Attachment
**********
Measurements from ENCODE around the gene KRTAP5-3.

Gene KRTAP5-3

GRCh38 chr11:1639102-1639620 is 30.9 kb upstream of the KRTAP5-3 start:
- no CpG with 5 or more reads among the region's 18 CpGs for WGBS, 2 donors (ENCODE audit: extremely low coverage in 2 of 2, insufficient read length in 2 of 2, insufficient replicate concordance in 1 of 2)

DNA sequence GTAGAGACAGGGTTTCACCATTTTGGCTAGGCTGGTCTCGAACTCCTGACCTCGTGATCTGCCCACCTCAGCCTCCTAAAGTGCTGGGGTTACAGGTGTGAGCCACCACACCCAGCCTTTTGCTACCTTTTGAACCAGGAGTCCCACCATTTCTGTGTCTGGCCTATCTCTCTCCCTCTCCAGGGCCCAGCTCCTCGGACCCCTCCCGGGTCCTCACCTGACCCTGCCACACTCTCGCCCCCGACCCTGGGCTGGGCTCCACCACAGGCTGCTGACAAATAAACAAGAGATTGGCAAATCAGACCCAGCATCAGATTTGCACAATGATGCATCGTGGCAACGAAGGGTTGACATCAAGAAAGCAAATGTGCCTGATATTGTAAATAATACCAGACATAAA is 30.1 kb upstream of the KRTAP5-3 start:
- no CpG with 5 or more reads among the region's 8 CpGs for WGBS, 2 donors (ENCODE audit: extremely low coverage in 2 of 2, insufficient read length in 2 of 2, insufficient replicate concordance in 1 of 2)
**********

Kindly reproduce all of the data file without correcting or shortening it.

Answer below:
Measurements from ENCODE around the gene KRTAP5-3.

Gene KRTAP5-3

GRCh38 chr11:1639102-1639620 is 30.9 kb upstream of the KRTAP5-3 start:
- no CpG with 5 or more reads among the region's 18 CpGs for WGBS, 2 donors (ENCODE audit: extremely low coverage in 2 of 2, insufficient read length in 2 of 2, insufficient replicate concordance in 1 of 2)

DNA sequence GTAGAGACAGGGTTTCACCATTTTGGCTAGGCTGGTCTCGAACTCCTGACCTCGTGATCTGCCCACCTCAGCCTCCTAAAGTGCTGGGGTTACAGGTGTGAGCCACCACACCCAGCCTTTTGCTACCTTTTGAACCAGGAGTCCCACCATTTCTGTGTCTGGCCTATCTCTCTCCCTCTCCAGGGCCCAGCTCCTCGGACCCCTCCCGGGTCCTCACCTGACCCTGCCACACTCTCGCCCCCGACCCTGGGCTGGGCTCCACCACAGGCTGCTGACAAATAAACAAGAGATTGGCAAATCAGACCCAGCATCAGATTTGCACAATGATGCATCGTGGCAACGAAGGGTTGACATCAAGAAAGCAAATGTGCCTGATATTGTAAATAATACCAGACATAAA is 30.1 kb upstream of the KRTAP5-3 start:
- no CpG with 5 or more reads among the region's 8 CpGs for WGBS, 2 donors (ENCODE audit: extremely low coverage in 2 of 2, insufficient read length in 2 of 2, insufficient replicate concordance in 1 of 2)